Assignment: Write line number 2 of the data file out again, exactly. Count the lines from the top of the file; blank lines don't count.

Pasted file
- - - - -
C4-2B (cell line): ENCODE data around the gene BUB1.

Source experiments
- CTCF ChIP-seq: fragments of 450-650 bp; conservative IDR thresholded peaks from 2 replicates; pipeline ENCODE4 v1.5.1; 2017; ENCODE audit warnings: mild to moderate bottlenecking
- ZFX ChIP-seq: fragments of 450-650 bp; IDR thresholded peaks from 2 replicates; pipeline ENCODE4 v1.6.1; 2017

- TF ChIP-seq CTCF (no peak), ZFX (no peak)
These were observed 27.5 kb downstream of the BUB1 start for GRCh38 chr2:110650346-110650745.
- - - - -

Source experiments